BERT I. GORDON: When I was an invited honor guest at the 2006 Monster Bash event in Philadelphia, I became aware that I had many new fans from my films playing on TV and DVDs that would be interested in learning much of the behind-the-scene information and to see many of the pictures that are in the autobiography from my private collection.

WC: When did you know you would be working in films? What was it that pointed you in that direction?

B.I.G.: I was about nine years old when I decided that filmmaking was what I wanted to do in my future, as I related in great detail how I came to that decision in my autobiography THE AMAZING COLOSSAL WORLDS OF MR. B.I.G. An Autobiographical Journey By Bert I. Gordon An autographed copy or plain can be ordered on my website,

WC: Were you always interested in doing sci-fi and fantasy films or were you originally interested in other areas?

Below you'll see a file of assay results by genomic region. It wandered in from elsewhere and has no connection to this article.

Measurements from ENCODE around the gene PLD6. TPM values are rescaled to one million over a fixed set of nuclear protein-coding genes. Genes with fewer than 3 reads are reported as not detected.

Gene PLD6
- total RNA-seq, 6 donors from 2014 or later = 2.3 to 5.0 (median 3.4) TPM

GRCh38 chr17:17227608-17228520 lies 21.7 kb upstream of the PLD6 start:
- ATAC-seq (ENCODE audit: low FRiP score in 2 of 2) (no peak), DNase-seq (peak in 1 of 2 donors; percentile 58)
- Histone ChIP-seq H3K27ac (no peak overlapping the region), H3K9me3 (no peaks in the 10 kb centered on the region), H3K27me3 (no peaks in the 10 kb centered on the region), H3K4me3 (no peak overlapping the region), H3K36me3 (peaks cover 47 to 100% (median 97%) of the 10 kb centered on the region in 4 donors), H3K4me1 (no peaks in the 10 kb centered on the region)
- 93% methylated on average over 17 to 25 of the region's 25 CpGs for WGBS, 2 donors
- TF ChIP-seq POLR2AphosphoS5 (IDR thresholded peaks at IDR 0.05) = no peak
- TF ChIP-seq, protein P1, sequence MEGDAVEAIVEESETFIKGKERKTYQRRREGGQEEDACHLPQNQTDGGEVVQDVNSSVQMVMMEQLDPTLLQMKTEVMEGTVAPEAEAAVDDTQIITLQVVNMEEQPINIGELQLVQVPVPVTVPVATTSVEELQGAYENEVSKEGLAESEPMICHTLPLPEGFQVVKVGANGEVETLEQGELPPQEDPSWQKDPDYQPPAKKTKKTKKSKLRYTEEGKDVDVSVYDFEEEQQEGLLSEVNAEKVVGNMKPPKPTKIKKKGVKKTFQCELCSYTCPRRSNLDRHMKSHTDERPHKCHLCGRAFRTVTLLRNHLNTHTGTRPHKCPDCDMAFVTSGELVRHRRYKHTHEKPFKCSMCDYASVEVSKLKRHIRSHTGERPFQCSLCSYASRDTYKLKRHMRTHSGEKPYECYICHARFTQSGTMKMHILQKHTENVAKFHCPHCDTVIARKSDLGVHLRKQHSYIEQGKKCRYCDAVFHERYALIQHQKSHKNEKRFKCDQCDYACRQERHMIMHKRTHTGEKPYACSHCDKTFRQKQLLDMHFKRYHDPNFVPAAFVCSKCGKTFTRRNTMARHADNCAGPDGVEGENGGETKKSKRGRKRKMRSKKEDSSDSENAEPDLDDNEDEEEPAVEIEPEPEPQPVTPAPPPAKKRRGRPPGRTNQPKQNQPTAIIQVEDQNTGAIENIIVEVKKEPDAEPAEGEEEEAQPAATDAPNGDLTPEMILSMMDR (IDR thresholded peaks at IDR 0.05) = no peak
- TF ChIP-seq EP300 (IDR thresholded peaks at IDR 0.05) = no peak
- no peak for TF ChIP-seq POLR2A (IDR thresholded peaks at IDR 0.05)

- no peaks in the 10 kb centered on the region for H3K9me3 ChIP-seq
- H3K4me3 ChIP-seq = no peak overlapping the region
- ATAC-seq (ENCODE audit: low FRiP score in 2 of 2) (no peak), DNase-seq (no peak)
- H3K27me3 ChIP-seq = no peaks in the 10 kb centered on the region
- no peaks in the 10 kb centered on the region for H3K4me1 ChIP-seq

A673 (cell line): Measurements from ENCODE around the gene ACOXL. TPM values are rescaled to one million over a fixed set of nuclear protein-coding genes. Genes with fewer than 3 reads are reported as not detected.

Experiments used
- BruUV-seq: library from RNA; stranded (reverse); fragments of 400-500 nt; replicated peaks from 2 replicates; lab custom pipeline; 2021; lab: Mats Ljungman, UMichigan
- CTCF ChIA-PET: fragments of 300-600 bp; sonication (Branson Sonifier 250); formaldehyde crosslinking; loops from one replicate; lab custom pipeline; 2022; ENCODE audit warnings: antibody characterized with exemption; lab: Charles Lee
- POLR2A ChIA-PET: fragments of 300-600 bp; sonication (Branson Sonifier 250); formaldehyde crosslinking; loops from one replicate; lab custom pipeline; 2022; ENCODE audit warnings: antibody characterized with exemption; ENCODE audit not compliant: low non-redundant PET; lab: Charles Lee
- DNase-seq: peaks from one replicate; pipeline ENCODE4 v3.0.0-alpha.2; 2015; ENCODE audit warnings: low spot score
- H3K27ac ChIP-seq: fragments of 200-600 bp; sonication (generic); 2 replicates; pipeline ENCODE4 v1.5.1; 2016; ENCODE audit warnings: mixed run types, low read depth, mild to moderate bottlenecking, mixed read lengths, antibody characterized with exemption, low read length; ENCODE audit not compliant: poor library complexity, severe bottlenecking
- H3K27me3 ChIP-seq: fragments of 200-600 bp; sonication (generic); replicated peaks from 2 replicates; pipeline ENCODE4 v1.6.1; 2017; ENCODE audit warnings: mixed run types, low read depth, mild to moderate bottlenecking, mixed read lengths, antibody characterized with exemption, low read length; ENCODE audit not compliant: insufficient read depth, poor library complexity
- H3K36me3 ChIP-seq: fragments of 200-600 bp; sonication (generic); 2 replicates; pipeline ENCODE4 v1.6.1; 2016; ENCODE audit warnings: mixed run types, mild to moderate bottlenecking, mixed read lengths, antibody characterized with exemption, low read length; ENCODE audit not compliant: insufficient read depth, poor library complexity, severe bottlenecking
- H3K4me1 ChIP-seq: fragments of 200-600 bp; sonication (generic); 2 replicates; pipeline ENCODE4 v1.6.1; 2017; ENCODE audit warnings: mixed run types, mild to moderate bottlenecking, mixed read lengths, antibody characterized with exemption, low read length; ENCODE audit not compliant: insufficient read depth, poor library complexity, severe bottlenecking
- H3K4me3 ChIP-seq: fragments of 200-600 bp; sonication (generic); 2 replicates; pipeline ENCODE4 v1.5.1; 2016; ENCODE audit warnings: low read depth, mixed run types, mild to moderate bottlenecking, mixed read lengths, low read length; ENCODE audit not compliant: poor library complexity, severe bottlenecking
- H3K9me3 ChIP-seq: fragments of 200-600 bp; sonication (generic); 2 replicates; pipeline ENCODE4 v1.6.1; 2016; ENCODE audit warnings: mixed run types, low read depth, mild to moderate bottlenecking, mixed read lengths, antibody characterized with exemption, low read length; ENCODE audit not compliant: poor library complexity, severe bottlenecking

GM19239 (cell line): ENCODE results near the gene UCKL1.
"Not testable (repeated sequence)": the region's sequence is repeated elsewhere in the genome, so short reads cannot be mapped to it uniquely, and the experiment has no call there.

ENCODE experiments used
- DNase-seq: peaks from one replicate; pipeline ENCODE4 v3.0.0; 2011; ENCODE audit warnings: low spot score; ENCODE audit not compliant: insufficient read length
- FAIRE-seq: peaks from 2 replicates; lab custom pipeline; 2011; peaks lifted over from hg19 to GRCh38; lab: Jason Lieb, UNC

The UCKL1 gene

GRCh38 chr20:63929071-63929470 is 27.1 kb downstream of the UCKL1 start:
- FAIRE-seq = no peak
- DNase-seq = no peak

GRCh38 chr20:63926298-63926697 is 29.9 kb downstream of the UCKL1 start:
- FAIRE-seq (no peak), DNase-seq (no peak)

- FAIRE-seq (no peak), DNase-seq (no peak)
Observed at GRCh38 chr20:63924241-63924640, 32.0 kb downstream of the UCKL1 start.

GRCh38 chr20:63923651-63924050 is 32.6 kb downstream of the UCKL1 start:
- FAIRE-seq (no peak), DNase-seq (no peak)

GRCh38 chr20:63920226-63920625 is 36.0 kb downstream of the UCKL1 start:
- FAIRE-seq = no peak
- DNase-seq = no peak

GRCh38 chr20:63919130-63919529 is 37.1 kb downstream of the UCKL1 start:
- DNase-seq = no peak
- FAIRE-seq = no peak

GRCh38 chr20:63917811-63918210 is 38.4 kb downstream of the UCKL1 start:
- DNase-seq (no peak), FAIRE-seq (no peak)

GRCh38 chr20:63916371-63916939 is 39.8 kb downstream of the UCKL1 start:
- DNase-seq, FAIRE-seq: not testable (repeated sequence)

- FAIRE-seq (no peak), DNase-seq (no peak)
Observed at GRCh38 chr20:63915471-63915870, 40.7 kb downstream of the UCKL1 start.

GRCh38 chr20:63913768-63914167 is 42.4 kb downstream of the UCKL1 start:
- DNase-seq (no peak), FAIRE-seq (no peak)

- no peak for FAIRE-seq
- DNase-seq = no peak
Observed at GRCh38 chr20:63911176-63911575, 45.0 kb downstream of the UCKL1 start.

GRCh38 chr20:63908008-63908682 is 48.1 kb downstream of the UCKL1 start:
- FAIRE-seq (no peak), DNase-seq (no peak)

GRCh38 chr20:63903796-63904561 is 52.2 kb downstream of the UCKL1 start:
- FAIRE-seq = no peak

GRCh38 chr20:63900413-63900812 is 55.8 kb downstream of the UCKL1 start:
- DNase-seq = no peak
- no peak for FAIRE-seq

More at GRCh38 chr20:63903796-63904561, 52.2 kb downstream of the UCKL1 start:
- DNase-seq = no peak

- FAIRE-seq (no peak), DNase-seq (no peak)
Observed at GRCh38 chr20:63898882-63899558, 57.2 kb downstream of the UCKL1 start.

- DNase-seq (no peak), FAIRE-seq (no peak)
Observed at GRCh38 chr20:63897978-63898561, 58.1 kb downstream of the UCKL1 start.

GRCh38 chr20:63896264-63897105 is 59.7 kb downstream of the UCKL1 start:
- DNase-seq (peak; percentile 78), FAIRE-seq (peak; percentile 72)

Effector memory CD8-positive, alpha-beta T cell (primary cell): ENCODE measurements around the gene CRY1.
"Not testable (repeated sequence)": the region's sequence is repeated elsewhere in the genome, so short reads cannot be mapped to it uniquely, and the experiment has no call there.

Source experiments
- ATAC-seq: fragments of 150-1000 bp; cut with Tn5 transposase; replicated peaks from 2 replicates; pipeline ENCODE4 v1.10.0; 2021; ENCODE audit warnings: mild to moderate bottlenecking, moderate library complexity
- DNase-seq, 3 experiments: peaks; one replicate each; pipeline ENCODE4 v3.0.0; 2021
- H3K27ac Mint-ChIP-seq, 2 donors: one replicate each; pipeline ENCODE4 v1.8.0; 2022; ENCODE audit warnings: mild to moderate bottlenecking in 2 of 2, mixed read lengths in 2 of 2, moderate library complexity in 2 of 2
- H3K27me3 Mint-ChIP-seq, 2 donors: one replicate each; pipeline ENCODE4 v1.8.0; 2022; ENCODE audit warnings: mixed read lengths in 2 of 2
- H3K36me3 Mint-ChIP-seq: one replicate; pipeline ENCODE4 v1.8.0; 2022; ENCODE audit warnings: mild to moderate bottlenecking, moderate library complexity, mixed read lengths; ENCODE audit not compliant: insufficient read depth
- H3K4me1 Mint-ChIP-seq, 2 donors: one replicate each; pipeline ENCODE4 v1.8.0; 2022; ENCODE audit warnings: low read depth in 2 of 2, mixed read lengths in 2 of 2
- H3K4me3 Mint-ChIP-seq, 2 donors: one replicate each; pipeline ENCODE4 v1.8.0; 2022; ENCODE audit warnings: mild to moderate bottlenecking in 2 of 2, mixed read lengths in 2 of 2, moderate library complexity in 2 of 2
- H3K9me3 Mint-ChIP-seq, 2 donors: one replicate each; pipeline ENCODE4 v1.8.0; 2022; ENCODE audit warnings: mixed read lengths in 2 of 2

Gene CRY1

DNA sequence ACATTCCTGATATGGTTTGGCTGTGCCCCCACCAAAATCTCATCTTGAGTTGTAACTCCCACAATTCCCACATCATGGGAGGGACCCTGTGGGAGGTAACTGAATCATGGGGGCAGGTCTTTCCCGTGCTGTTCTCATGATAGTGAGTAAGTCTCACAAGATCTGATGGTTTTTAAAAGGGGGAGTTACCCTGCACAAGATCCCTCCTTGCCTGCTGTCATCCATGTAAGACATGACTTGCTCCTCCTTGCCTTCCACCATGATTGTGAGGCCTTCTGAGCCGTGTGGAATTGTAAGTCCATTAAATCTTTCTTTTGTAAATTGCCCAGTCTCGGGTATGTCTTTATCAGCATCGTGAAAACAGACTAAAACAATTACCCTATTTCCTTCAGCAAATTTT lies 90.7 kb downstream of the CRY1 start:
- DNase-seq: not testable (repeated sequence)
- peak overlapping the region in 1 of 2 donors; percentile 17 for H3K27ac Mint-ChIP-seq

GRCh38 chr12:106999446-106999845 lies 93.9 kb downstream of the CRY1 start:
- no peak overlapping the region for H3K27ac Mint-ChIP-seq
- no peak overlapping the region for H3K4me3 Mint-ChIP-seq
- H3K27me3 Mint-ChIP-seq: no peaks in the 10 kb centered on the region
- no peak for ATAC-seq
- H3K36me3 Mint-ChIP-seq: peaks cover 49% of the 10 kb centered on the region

B.I.G.: Mostly sci-fi fantasy.

WC: One of your earliest films was "The Cyclops", with Lon Chaney Jr. and Gloria Talbot? What was working with these two like?

B.I.G.: They were both terrific to direct.

WC: Was "The Cyclops" kind of a dry run for "The Amazing Colossal Man"? You had two movies about giants back to back.

B.I.G.: No relationship. They were both on their own.

WC: Chicago movie fans really love "Beginning of the End", which features so many Chicago landmarks. There was also a

lot of other Illinois towns like Rantoul in the movie. What led you to using Illinois as a setting and what kind of feedback have gotten back from folks in Illinois over the years? 

B.I.G.: As I wrote the BEGINNING of the END story, it seemed to me that Chicago would be great for it all to happen...with the giant grasshoppers climbing up the Wrigly Building and all. As to what the Illinois people thought of my making the film there, The University of Illinois invited me to their annual "Insect Fear" event and the plaque they presented to me read: